Clinton makes a strong promise on Iraq

Friday, February 02, 2007

Senator Hillary Clinton, under fire for her fairly weak opposition to the war in Iraq, is coming out with her strongest words yet against the war.

She says if the war's not over on inauguration day, and she's elected president, she'll end it.

As we see the war getting worse and worse, we see Hillary Clinton becoming more and more critical.

Her past support of the war may complicate things for her political future. She must defend her vote, yet at the same time, avoid the kind of indecisiveness that hurt John Kerry so much in 2004.

Last weekend on the campaign trail in Iowa, Hillary Clinton scolded President Bush for saying the war in Iraq would have to be finished long after his term in office is over. Today, Clinton went further.

"If we in Congress don't end this war before January 2009, as president I will," she said.

Senator Clinton voted for the war in 2002. But as Iraq has tumbled toward disaster, and as public sentiment has soured on the war, Clinton has tried to distance herself from that vote.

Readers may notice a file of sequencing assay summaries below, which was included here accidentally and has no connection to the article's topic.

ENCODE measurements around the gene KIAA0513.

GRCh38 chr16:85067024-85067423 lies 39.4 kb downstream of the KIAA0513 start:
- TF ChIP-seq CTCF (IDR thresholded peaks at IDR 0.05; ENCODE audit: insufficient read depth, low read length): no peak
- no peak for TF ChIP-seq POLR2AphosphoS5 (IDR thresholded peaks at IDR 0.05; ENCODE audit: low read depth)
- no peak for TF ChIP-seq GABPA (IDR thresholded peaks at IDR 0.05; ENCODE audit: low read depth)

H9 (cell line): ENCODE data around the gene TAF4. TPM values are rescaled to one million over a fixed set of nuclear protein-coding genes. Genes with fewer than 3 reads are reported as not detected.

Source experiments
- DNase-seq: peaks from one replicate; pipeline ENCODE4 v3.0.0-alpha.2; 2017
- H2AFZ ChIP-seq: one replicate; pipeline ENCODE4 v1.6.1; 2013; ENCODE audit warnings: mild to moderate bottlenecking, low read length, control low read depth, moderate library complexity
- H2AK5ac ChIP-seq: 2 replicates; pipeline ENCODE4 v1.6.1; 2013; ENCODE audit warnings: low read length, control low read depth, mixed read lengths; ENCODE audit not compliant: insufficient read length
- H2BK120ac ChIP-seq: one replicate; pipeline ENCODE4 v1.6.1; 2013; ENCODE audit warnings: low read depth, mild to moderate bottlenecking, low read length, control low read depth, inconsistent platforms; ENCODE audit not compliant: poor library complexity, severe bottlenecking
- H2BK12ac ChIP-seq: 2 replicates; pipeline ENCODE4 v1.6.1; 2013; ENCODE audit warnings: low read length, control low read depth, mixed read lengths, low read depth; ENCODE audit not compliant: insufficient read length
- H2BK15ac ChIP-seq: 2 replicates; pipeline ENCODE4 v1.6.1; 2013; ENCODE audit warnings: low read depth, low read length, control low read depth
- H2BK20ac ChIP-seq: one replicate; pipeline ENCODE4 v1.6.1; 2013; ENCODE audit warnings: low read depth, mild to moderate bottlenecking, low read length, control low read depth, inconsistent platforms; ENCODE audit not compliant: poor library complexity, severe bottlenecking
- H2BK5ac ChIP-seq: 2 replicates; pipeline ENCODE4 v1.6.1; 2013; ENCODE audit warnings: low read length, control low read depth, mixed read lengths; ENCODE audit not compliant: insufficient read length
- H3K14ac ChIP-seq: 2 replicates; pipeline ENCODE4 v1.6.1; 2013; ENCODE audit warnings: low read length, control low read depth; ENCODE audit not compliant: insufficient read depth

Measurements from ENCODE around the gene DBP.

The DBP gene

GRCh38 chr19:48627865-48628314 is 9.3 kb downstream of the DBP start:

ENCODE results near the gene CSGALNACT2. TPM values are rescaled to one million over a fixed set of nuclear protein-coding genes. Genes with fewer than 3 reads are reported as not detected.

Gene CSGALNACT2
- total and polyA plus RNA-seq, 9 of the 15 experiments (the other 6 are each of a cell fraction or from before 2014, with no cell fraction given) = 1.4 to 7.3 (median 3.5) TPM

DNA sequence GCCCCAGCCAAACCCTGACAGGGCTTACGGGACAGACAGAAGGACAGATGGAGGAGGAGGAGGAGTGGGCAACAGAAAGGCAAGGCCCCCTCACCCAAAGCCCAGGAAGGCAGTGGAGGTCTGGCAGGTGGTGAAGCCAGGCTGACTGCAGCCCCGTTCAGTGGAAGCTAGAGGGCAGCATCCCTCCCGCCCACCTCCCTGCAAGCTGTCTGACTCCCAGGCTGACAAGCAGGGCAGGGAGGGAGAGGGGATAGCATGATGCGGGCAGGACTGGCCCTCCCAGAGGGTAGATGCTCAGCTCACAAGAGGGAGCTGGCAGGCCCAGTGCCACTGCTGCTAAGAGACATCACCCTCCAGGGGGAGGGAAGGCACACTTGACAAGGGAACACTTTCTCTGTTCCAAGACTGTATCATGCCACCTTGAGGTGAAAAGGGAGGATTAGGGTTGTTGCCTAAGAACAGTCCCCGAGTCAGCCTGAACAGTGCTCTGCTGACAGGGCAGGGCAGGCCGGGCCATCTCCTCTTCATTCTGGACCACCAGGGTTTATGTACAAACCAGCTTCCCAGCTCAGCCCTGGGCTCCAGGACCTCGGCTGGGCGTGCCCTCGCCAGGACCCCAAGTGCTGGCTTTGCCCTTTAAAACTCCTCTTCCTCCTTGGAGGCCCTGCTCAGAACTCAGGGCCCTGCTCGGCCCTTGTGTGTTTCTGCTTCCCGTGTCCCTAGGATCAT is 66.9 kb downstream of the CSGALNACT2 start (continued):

"If I had been president in October of 2002, I would not have started this war ... I would not."

Clinton today spoke before the Democratic National Committee, as did almost every other Democrat running for president. This meeting comes on the same day as new intelligence shows the situation in Iraq getting worse.

The Washington Post reports the new national intelligence estimate says there is a "strong possibility of further deterioration."

Today Barack Obama, Clinton's strongest challenger, today reminded fellow Democrats he has always opposed the war.

"I was opposed to this invasion, publicly, frequently, before it began. I thought it was a tragic mistake," Sen. Obama said.

Former Senator John Edwards has apologized for his vote to go to war. Today he chastised Bush for his refusal to change.

"This president describes himself as the decider. I got news for you Mr. president, you're not the decider. The American people are the decider and they have decided upon you a very long time ago," he said.

At Friday's DNC meeting in Washington, a few anti-war activists heckled Senator Clinton. They have dogged her every move because of her 2002 vote. But so far, it doesn't seem to be hurting her that much. She remains the clear front runner.

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